Happiest place on earth

A friend of mine is taking a week-long trip to Disney with her husband and two young daughters. She said she hopes to come back relaxed and refreshed. It’s her first time, so I said they will love it. And, they will — when it’s over.
We’ve been quite a few times, and one thing I’ve learned is there’s nothing like being at “the Happiest Place on Earth” that makes a person more miserable.
Sure, the smiling mouse and other characters are great, but the long lines full of pushy parents who surround them for autographs that your child must have or else she’ll hold her breath until she passes out ­— not so much.
Our first trip to Disney was quite some time ago, when my oldest child was 4. We decided she’d probably want some company, so we brought my niece, also 4 at the time, along. In case, like me, math isn’t your strong suit, that’s two 4 years old plus one 10-hour drive, 50 potty stops, 150 “are we there yets?” and an infinite number of “she’s looking at me!” which totals two very exhausted and frustrated parents.
Of course, all of this vanished as soon as I admitted to my husband that I had gotten east and west mixed up (How did we live without Garmin?) and managed to get us off the toll roads and into the parking lot of the hotel. It was a Doubletree, and we had chosen wisely — a little too wisely, perhaps.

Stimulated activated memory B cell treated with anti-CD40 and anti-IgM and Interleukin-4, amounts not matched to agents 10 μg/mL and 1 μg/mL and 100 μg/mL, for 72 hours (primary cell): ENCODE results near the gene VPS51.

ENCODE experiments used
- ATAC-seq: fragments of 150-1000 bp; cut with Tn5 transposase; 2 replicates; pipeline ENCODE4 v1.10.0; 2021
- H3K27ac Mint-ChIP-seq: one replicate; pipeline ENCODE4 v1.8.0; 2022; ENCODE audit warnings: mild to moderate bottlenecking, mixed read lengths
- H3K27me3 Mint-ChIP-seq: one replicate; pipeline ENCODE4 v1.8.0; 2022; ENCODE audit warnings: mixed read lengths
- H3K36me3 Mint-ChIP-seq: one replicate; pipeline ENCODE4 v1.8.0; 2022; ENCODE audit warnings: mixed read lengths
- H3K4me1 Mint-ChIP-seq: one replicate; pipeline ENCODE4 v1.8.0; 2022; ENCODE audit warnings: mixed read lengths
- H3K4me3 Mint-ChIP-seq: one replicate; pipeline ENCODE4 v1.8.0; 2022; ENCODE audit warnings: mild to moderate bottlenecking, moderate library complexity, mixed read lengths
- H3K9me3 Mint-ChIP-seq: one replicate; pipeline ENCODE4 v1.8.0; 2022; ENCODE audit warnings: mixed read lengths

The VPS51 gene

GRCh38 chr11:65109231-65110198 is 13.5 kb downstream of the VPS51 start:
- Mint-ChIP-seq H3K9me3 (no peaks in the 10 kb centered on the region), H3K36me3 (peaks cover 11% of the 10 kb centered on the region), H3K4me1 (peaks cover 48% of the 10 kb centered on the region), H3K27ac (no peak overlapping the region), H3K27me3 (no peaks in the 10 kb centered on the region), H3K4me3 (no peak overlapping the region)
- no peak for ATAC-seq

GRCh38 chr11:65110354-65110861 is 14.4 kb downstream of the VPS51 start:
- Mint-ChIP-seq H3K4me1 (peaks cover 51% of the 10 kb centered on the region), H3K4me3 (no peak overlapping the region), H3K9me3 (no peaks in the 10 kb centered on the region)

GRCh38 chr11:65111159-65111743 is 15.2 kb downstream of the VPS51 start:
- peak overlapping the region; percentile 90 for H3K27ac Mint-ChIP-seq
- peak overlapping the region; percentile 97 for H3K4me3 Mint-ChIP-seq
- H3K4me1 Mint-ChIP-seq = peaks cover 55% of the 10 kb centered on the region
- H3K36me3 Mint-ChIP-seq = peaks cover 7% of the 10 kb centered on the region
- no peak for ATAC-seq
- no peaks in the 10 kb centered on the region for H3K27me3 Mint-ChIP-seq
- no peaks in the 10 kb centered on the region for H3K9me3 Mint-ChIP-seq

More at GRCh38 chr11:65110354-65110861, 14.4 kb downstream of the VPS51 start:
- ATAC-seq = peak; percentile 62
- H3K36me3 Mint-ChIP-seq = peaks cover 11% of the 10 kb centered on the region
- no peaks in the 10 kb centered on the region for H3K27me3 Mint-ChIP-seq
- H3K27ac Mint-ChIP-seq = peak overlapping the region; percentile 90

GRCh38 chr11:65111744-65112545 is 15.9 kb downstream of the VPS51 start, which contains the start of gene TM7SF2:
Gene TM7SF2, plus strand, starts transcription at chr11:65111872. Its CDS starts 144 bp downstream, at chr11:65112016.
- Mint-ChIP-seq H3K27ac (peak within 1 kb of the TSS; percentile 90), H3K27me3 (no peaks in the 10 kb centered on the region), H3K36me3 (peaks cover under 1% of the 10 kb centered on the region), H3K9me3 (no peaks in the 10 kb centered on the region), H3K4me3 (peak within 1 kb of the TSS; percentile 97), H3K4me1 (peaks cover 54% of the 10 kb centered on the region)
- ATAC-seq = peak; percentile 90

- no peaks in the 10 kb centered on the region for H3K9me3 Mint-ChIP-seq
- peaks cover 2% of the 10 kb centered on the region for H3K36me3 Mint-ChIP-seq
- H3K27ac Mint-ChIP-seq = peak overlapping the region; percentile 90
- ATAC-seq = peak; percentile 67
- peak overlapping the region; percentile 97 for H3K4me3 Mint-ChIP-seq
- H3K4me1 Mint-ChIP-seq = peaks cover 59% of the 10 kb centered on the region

The kids were greeted with fresh baked chocolate chip cookies. To our right was an arcade (How did we live without iPads), and right outside the door was a heavenly pool and waterfall. The girls were finally happy, so happy, in fact, that when it was time to head over to the park, they both planted their feet firmly into the ground, crossed their arms, stuck out their lips and said, “No! We won’t go!”
This would have been all well and good, but we had not taken out a second mortgage to buy park tickets for nothing. We were going to the Happiest Place on Earth, and we were going to have a good time or else, I told them. They responded by jumping back into the pool.

Sigh.

After much pleading and cajoling, I decided that I needed to take it to the next level — threatening.

“OK, girls, this is it! I mean it! Either you come out of that pool, and we go to Disney World, or we get back in the car and go home!” I said.

They scrambled out of the pool, got their towels, looked at me with their cute little faces and said, “OK, let’s go home now.”

Again, sigh.

We eventually made it to the park, and I don’t really remember much about the trip beyond this incident.

I do recall that instead of rushing to get there when the doors opened, we allowed them to eat a hearty breakfast, swim and play a few video games.

Of course, before we left to head home, we let them pick out a souvenir. My daughter’s was a stuffed animal — Brer Rabbit. I remember this because she wanted the one my niece picked out, but somehow they only had one of whatever critter that was, and my daughter cried and cried and cried.

And, you know what? That’s OK. Sometimes the Happiest Place on Earth just does that to you.



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